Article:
Another profile on the shortlist for inclusion in Profilia, the anthology of profiles what I will be publishing later this year. This time, writer Rosemary Mahoney, from 1992 on the appearance of her fine travel memoir of Ireland, Whoredom in Kimmage.
One of her more memorable Dublin experiences began in a women's bathroom at Trinity College, where she spent 20 minutes perched on a toilet, copying down a remarkable debate on lesbianism that had been scrawled, partly in eyeliner, on the stall. Included was a phone number, and later Mahoney dialed it. The number was for a lesbian hotline, which alerted her to J.J. Smythe's, one of Dublin's two lesbian pubs.
One night, Mahoney started to go there. She lost her nerve on the threshold and didn't enter, but on another night, she worked up the courage to walk in. What happened next is told in one of the funniest and most affecting chapters in Kimmage.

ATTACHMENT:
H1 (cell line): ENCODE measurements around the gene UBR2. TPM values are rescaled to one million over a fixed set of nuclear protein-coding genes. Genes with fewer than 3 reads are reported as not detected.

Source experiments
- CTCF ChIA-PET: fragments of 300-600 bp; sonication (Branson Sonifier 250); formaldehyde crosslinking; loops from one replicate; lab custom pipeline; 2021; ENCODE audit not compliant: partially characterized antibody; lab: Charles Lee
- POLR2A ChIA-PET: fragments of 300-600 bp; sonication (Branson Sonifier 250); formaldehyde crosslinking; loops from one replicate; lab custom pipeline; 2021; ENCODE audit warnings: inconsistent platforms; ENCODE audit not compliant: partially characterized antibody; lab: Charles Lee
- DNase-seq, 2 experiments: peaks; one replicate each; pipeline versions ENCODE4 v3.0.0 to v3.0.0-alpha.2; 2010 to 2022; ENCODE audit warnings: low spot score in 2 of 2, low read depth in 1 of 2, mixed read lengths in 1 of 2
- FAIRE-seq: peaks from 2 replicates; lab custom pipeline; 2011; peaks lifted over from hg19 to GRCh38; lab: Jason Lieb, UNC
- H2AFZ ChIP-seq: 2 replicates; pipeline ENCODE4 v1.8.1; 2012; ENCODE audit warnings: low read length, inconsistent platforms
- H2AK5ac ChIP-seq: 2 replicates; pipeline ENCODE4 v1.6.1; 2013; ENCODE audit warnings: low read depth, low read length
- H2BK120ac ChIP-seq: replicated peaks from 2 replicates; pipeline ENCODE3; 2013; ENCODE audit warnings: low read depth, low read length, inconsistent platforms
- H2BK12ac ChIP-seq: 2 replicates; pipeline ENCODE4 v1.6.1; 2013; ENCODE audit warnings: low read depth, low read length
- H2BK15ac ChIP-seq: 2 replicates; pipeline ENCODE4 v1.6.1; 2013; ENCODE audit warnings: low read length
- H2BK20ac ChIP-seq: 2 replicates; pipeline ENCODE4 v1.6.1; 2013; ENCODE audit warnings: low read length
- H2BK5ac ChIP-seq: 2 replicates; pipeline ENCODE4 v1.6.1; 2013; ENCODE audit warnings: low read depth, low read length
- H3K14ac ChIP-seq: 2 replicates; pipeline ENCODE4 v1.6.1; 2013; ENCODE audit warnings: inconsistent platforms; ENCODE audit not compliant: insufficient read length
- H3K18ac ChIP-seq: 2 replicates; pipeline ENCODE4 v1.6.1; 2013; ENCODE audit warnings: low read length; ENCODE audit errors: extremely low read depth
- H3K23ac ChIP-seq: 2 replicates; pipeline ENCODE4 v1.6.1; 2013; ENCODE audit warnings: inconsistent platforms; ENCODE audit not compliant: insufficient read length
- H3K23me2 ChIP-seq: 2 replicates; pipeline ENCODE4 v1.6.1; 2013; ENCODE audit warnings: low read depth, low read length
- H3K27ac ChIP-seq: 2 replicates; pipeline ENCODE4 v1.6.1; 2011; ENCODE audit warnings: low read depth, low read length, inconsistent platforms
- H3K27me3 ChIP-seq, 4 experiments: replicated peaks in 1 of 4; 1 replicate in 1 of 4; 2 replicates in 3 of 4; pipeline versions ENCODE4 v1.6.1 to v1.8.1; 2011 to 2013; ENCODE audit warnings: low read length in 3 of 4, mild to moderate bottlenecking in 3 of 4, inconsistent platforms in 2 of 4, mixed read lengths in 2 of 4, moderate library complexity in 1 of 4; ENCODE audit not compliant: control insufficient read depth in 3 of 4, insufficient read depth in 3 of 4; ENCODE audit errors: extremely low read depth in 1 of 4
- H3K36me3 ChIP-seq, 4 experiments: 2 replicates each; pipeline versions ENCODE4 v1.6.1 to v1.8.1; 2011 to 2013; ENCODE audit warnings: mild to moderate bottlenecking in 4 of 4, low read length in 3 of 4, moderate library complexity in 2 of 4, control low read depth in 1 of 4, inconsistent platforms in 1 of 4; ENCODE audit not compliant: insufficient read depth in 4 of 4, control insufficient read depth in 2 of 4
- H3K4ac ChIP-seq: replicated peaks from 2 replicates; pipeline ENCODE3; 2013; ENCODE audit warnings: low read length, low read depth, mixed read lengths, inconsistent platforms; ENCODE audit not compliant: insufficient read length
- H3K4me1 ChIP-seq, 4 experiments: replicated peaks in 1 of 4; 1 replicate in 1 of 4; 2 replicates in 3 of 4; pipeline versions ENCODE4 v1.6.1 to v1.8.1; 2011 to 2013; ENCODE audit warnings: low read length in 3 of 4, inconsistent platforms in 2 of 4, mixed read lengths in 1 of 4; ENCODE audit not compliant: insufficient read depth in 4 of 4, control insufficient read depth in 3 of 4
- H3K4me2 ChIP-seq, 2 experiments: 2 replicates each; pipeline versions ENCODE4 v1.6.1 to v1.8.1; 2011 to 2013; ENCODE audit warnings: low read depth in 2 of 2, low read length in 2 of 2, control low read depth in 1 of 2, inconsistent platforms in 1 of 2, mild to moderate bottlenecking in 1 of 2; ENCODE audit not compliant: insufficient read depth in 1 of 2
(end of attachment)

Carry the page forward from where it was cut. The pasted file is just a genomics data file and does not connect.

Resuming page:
Her first stab at conversation goes like this:
"So what do you girls do?"
"Work in a prison."
She then talks for a while with a gay woman named Freddy, who seems like one of the loneliest people in Ireland. Later that night, at closing time, Freddy says plaintively, "Can I ask you something, Rose? If you saw me again sometime, would you talk to me?"
It is Freddy who asks the question Mahoney has been dreading. "You're gay yourself, Rose?" Unsure what to say but afraid of appearing to be in the pub as a mere voyeur, Mahoney lies and says yes. Later, asked by someone else if she is bisexual, she says yes to that too. Before the night is over, she finds herself pulled onto the dance floor by a woman named Nora; as their slow-dance clinch becomes ever more intimate, Mahoney chastises herself: You deserve this.